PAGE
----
When induction or magnetic flux takes place in a ferromagnetic metal, the metal becomes magnetized, but the magnetization at any point is proportional not to B, but to B - H.
It is found that when a piece of ferromagnetic metal, such as, iron, is subjected to a magnetic field of changing intensity, the changes which take place in the induced magnetization of the iron exhibit a tendency to lag behind those which occur in the intensity of the field - a phenomenon to which J.
If the wire consists of a ferromagnetic metal, it will become " circularly magnetized by the field, the lines of magnetization being, like the lines of force, concentric circles.
The fact being established that magnetism is essentially a molecular phenomenon, the next step is to inquire what is the constitution of a magnetic molecule, and why it is that some molecules are ferromagnetic, others paramagnetic, and others again diamagnetic. The best known of the explanations that have been proposed depend upon the magnetic action of an electric current.
Practically the metals iron, nickel and cobalt, and some of their alloys and compounds constitute a class by themselves and are called ferromagnetic substances.
In the case of the ferromagnetic metals and some of their alloys and compounds, the permeability has generally a much higher value.
From the equation K=(µ - I)/47r, it follows that the magnetic susceptibility of a vacuum (where µ = I) is o, that of a diamagnetic substance (where, u < I) has a negative value, while the susceptibility of paramagnetic and ferromagnetic substances (for which µ> I) is positive.
Demagnetizing Force.-It has already been mentioned that when a ferromagnetic body is placed in a magnetic field, the resultant magnetic force H, at a point within the body, is compounded of the force H o, due to the external field, and of another force, Hi, arising from the induced magnetization of the body.
Equations (33) and (34) show that when, as is generally the case with ferromagnetic substances, the value of is considerable, the resultant magnetic force is only a small fraction of the external force, while the numerical value of the induction is approximately three times that of the external force, and nearly independent of the permeability.
Retained by a bar of ferromagnetic metal after it has been removed from the influence of an external field produces a demagnetizing force NI T, which is greater the smaller the dimensional ratio..
The coefficient K/(i +171-K) is positive for ferromagnetic and paramagnetic substances, which will therefore tend to move from weaker to stronger parts of the field; for all known diamagnetic substances it is negative, and these will tend to move from stronger to weaker parts.
Hence, whatever the position of the body, if the field be resolved into three components parallel to the 1 For all except ferromagnetic substances the coefficient is sensibly equal to See W.
The magnetic condition assumed by a piece of ferromagnetic metal in different circumstances is determinable by various modes of experiment which may be classed as magnetometric, ballistic, and traction methods.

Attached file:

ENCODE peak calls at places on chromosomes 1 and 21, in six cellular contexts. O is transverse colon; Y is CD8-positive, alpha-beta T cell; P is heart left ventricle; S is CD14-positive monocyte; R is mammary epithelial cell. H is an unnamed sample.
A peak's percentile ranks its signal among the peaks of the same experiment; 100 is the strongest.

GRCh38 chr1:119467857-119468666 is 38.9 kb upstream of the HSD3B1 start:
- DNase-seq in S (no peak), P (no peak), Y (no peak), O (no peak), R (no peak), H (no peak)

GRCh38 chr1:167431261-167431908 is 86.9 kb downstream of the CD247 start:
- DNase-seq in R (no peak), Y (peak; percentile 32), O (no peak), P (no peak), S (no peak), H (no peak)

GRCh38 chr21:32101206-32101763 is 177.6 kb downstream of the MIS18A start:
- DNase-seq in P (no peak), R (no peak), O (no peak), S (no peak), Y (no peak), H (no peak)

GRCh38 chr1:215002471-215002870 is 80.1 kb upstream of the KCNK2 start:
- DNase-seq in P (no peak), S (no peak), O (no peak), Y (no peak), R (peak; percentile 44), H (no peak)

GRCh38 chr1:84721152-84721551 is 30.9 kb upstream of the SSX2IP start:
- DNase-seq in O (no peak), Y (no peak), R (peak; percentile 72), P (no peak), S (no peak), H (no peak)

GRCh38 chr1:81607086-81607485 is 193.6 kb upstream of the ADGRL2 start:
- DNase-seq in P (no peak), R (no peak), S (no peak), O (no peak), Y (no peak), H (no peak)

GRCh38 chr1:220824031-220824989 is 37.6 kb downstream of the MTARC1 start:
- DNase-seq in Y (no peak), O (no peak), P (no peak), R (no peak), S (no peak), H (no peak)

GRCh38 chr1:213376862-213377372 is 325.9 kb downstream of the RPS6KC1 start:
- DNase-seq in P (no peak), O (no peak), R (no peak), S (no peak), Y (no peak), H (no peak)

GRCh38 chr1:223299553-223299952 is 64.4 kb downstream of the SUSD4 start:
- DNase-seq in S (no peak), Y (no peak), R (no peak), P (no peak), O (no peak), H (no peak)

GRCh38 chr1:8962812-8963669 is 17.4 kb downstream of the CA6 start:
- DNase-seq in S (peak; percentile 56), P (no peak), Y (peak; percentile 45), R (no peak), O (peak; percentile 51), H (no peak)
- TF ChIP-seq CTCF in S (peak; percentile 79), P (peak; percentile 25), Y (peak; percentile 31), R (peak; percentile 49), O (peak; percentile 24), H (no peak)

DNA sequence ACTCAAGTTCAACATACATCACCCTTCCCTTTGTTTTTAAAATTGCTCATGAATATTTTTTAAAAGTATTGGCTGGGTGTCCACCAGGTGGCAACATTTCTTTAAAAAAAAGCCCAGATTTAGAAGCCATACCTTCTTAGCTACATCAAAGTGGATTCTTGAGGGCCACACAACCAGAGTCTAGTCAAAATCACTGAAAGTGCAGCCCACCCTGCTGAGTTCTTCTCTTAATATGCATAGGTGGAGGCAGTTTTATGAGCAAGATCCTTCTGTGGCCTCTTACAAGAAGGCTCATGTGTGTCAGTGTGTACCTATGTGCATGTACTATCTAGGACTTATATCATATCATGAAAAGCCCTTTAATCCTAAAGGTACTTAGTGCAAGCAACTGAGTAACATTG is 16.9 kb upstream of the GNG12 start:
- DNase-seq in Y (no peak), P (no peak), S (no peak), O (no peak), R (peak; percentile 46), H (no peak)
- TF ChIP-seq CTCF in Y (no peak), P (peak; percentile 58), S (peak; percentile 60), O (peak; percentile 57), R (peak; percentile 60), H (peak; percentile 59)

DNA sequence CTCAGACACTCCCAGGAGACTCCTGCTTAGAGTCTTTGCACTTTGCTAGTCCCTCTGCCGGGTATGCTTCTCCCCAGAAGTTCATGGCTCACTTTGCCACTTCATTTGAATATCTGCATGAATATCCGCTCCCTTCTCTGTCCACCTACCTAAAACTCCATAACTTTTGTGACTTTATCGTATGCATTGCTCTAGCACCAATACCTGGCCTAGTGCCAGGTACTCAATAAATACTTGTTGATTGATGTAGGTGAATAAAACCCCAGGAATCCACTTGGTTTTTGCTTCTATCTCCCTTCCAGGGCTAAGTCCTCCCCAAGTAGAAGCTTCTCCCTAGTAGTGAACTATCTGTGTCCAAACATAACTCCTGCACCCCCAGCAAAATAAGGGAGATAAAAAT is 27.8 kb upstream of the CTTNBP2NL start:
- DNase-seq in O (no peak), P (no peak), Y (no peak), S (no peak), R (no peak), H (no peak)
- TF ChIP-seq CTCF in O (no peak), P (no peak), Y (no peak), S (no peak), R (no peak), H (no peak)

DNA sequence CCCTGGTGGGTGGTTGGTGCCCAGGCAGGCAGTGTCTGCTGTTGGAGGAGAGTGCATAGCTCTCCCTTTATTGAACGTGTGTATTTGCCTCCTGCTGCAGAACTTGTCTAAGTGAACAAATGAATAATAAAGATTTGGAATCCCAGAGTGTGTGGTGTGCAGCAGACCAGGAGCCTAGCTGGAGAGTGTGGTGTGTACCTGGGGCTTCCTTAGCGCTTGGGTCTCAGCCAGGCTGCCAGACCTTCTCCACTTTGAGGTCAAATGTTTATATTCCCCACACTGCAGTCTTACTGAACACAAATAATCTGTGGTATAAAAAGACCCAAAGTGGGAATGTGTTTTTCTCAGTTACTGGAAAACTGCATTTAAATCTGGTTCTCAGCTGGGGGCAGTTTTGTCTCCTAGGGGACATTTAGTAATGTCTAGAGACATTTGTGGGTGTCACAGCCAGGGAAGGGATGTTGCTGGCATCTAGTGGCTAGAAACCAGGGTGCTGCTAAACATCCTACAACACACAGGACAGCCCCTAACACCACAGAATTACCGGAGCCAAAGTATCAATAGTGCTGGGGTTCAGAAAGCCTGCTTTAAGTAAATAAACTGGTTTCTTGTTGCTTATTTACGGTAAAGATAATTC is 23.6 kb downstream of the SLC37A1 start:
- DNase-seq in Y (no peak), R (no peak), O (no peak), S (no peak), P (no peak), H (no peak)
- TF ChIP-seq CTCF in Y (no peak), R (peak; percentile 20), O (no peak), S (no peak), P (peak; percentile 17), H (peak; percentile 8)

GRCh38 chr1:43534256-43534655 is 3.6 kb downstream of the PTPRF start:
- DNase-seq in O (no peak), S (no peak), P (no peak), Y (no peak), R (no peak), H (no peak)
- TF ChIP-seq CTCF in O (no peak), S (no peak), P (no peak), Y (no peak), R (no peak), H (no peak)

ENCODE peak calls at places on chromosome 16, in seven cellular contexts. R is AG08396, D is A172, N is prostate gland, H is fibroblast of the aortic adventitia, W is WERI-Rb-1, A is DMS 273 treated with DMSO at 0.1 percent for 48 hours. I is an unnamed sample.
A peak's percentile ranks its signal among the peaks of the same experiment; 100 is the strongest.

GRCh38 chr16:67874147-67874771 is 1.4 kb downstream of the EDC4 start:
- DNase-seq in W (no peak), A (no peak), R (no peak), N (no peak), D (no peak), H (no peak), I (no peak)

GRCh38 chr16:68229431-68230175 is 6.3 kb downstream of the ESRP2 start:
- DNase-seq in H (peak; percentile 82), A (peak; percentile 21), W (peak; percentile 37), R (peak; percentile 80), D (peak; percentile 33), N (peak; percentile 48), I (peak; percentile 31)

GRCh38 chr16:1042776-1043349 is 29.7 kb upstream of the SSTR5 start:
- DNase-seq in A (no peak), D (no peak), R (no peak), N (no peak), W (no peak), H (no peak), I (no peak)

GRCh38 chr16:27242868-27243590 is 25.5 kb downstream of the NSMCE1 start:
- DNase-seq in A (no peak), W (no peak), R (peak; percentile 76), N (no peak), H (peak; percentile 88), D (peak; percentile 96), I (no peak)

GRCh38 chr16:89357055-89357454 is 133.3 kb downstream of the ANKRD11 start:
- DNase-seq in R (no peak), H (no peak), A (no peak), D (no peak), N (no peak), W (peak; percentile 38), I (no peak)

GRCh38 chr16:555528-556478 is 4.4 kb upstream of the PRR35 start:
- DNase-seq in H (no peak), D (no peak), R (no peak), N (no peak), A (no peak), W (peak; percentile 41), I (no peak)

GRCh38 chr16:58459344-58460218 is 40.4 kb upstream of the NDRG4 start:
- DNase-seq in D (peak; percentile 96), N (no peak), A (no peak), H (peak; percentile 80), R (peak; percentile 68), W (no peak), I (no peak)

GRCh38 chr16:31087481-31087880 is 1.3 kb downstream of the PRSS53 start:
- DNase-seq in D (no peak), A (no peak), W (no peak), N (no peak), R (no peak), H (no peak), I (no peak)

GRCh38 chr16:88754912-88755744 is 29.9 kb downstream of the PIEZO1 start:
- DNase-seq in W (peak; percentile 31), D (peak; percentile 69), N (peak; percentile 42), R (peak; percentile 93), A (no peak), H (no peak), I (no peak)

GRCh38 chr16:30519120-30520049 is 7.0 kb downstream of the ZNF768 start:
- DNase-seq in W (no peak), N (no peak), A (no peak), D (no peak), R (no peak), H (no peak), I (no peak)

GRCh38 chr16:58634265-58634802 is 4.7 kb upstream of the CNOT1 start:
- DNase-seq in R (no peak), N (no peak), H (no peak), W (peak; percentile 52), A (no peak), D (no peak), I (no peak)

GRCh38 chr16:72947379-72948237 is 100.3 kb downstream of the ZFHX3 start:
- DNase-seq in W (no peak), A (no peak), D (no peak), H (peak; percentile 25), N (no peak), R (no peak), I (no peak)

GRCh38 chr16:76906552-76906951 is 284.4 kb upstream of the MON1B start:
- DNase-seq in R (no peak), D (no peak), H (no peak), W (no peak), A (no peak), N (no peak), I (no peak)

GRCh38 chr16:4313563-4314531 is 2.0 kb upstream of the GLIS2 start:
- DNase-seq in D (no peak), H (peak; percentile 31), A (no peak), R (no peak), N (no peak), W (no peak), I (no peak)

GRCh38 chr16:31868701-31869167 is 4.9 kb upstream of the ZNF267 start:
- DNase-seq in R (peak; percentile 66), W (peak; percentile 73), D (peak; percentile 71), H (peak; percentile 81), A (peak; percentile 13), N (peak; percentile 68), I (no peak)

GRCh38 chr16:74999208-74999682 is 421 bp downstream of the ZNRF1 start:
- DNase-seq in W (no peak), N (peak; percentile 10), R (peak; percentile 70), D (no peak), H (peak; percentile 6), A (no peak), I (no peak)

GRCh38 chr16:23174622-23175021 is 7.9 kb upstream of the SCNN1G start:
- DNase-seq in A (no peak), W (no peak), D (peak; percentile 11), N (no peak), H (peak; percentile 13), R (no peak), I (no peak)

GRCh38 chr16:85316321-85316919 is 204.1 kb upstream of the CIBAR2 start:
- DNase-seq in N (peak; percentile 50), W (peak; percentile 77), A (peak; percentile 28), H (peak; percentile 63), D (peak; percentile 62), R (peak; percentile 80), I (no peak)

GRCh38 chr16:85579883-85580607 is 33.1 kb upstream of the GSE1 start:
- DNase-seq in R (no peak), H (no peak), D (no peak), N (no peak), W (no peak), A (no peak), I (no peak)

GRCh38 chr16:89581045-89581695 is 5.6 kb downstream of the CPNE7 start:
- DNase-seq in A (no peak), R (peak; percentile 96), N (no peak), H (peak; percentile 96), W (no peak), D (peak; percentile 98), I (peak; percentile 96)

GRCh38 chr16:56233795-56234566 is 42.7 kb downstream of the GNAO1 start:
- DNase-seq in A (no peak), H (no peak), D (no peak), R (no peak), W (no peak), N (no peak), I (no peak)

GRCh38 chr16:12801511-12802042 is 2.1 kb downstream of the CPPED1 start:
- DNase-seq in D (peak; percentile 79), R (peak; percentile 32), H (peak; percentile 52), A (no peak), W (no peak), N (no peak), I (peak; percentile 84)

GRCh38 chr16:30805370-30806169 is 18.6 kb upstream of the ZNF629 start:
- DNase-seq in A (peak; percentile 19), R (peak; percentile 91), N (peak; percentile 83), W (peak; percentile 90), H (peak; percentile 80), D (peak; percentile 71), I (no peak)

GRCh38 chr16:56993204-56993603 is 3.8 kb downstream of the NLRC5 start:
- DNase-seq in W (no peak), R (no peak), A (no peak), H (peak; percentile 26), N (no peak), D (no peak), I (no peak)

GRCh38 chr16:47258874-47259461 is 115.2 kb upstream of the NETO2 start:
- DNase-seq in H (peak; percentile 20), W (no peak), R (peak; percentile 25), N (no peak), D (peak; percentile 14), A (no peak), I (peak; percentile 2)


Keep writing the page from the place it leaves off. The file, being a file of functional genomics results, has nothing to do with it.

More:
C is a " compensating coil " consisting of a few turns of wire through which the magnetizing current passes; it serves to neutralize the effect produced upon the magnetometer by the magnetizing coil, and its distance from the magnetometer is so adjusted that when the circuit is closed, no ferromagnetic metal being inside the magnetizing coil, the ti, magnetometer needle undergoes no deflection.
Changes Of Dimensions Attending Magnetization It is well known that the form of a piece of ferromagnetic metal is in general slightly changed by magnetization.
If we twist the free end of a ferromagnetic wire while a current is passing through it, the wire becomes longitudinally magnetized, the direction of the magnetization depending upon circumstances: if the wire is of iron and is twisted so that its free end as seen from the fixed end turns in the direction of the hands of a watch, while 5 Phys.
- It has long been known that iron, when raised to a certain " critical temperature " corresponding to dull red heat, loses its susceptibility and becomes magnetically indifferent, or, more accurately, is transformed from a ferromagnetic into a paramagnetic body.
Now iron, nickel and cobalt all lose their magnetic quality when heated above certain critical temperatures which vary greatly for the three metals, and it was suspected by Faraday 3 as early as 1845 that manganese might really be a ferromagnetic metal having a critical temperature much below the ordinary temperature of the air.
Weber's theory, the molecules of a ferromagnetic metal are small permanent magnets, the axes of which under ordinary conditions are turned indifferently in every direction, so that no magnetic polarity is exhibited by the metal as a whole; a magnetic force acting upon the metal tends to turn the axes of the little magnets in one direction, and thus the entire piece acquires the properties of a magnet.
Ordinarily a substance composed of asymmetrical molecules is paramagnetic, but if the elementary magnets are so conditioned by their strength and concentration that mutual action between them is possible, then the substance is ferromagnetic. In all cases however it is the diamagnetic condition that is initially set up - even iron is diamagnetic - though the diamagnetism may be completely masked by the superposed paramagnetic or ferromagnetic condition.
Rowland,' whose careful experiments led to general recognition of the fact previously ignored by nearly all investigators, that magnetic susceptibility and permeability are by no means constants (at least in the case of the ferromagnetic metals) but functions of the magnetizing force.